“Mom and Dad use your car today?” Rich asked.
“Mom swerved to miss a dog,” Rich said.
“That’s what she said,” Uncle Bob said.
“Hit a tree.”
“Very much damage?”
“Banged in the front right finder,” Rich said. “They said it will be ready by Friday.”
Rich really wanted to talk and was willing to talk to anyone - even Uncle Bob. “You want some eggs?” Rich said. “I’ll fix ‘em.”
“Yup, I’ll take some.”
“All I fix is scrambled. You want toast with that.”
Rich paused to see if he might display some sort of gratitude.
"Scramble three," Rich heard a muffled voice from behind the paper.
They sat at the kitchen table eating the bacon, scrambled eggs, and toast. Uncle Bob said nothing to Rich. He chewed like a cow and stared into infinity without blinking as if a robot. When done eating he left a dirty plate, knife, and fork at the table.
“Excuse me,” Rich said as he exited the kitchen.
Puzzled, Uncle Bob said, “I didn’t say nuttin’."
“Oh, I thought I heard you say thanks.”
“Nope,” Uncle Bob said unaffected and went back to the Sunday paper in the living room.
Rich was alone. He didn’t know for how long, but it was for some time.
He went back to his room and leafed through volume 'S' of the World Book Encyclopedia. He was nearing the end of his goal to read the entire set of encyclopedias.
He read about Spain. There was an aerial photo of a bull fighting arena in Cadiz. He imagined walking the streets of Cadiz. He heard Spanish guitar music and polite people greeting him. “That is where my royal Spanish parents lived who lost me at birth and I was taken to the United States by anti-Franco sympathizers for safety sake. I was not Rich Larsen, but Juan Gomez.” The room began to warm from the sun and no breeze was coming through the window. Rich decided to go to a place that was always cool and refreshing, a place to relax and dream - the meadow.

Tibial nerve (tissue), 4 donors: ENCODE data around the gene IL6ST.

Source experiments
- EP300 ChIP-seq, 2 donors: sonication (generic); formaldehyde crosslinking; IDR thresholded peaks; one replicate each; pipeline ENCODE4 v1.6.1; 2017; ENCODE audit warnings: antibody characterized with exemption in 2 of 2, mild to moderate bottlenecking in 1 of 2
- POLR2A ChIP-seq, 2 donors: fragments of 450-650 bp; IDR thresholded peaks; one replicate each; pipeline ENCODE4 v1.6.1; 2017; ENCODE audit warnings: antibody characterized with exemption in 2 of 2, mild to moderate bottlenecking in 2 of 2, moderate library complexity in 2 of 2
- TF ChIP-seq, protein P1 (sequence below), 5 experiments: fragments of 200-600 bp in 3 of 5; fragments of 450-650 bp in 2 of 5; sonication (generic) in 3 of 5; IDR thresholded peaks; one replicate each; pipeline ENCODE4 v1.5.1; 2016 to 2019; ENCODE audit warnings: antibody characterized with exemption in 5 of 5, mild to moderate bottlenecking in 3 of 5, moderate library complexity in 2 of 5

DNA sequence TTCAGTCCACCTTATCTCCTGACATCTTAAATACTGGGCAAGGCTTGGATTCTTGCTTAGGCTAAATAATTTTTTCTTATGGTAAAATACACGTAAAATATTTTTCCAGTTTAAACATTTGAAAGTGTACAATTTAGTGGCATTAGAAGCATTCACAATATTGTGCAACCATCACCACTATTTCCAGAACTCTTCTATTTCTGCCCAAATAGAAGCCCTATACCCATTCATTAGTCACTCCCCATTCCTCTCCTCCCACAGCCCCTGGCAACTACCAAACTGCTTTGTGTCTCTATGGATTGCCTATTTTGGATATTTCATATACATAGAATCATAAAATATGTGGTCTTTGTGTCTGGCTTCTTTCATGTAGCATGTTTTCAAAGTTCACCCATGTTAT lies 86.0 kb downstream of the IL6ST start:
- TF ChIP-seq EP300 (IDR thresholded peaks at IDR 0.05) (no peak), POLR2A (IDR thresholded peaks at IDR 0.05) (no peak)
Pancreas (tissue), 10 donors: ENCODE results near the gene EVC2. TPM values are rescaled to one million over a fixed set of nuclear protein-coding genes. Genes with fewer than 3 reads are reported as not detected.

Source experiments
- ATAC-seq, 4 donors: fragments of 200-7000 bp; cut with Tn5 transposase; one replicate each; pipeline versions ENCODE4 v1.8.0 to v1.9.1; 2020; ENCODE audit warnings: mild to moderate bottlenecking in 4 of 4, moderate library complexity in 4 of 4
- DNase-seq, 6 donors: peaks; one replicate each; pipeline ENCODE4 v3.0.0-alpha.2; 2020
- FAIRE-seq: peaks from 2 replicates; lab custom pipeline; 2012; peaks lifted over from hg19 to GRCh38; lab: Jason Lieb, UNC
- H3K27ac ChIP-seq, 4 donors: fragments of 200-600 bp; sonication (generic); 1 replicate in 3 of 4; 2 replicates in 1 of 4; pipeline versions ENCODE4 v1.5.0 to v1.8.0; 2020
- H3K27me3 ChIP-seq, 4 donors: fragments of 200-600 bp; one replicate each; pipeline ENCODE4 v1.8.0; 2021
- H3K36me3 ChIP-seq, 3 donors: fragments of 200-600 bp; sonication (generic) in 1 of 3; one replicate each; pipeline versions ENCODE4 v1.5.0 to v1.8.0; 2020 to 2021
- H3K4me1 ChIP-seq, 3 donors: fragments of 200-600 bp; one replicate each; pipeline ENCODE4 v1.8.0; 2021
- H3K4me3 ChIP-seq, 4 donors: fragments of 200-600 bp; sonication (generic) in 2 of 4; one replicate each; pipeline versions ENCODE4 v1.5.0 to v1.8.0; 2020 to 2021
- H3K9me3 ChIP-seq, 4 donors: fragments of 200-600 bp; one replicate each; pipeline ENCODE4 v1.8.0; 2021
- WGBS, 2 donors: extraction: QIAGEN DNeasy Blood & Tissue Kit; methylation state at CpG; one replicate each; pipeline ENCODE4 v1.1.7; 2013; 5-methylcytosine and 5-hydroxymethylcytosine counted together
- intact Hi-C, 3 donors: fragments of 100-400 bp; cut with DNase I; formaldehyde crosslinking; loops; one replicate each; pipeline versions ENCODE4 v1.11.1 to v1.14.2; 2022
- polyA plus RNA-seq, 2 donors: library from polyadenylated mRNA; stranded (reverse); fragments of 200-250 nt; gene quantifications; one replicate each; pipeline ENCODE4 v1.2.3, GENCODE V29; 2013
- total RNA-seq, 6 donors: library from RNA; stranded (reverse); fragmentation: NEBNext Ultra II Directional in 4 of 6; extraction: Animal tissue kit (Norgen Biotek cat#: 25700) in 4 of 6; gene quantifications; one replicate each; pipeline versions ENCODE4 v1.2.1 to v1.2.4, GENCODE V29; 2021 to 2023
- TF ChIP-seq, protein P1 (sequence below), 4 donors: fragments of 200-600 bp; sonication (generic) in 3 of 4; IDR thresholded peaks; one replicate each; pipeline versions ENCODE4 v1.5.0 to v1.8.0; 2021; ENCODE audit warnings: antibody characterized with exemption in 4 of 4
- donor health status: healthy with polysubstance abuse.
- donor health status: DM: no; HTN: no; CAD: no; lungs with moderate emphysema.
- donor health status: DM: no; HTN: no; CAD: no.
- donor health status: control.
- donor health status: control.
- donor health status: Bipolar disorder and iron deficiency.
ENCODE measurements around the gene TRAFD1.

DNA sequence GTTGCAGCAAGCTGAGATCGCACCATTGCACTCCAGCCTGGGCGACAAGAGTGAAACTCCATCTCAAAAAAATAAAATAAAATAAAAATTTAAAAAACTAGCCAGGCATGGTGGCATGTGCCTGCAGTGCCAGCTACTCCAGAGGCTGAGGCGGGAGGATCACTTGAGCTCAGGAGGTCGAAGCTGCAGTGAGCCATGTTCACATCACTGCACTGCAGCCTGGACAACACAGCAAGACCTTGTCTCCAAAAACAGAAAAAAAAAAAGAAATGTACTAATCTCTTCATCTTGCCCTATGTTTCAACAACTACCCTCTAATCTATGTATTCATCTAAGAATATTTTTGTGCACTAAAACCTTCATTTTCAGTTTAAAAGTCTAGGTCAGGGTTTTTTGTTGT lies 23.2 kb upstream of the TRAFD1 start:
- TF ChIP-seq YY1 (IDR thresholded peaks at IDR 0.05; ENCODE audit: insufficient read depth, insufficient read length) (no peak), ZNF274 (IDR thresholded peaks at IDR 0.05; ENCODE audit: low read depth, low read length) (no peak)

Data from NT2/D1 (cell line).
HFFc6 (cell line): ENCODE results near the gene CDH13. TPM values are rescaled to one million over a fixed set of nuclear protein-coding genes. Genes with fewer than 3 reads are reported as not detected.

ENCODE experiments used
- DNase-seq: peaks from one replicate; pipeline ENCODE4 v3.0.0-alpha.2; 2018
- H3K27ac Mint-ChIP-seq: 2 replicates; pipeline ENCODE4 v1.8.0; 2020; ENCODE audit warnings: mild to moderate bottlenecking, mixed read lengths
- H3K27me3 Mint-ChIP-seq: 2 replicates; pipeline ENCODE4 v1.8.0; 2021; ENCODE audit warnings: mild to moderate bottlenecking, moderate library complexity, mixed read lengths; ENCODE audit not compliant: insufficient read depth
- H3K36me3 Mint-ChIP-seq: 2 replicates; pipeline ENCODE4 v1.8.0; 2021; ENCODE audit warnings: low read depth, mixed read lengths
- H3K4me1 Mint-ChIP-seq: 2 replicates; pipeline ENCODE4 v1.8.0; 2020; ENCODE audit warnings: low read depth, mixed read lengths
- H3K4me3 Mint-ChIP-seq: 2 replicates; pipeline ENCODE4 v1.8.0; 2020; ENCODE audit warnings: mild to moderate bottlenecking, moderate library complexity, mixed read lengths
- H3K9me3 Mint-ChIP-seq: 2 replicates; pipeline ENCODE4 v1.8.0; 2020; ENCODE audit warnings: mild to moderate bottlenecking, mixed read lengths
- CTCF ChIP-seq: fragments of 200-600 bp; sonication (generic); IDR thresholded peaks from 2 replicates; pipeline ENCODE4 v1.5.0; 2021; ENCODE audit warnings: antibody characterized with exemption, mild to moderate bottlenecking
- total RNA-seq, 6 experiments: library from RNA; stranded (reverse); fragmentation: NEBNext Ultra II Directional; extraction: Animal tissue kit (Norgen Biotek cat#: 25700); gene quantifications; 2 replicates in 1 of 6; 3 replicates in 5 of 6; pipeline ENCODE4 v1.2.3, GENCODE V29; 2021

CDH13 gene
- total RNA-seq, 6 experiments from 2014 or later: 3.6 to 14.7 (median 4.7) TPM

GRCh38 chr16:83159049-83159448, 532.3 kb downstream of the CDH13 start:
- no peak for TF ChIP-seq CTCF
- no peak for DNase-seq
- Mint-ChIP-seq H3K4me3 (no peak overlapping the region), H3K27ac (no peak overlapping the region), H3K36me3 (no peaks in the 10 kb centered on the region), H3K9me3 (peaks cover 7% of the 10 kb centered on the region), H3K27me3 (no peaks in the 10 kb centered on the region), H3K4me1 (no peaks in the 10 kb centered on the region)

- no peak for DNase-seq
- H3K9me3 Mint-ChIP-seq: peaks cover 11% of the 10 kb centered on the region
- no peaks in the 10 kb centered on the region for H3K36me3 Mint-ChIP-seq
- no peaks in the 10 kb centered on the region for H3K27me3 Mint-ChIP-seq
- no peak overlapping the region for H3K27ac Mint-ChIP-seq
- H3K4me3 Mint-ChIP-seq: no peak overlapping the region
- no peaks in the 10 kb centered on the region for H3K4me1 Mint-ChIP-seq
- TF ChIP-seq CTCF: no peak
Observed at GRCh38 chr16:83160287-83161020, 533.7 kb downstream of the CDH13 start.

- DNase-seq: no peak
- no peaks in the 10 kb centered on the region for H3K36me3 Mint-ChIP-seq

The meadow was a mile from the farm. About a hundred sheep grazed there in serenity. It was bordered on the west by Interstate 75, on the south by old State Route 25, to the north by State Road, and to the south by a farm. The meadow was sixty acres of low laying pasture, good only for grazing. A stream split the meadow in half. Two creeks converged just before old State Route 25 to form one and then passed under a bridge and into the meadow. The water moves fast until mid summer, then it slows to a trickle. The stream pours over rocks and lazily winds through the meadow. Two willows about a third of the way into the meadow forms an arch over the steam. It was cool there. It was a place where troubles are discharged and diluted into the waters and carried into a river and far away. Beneath the willows was shade.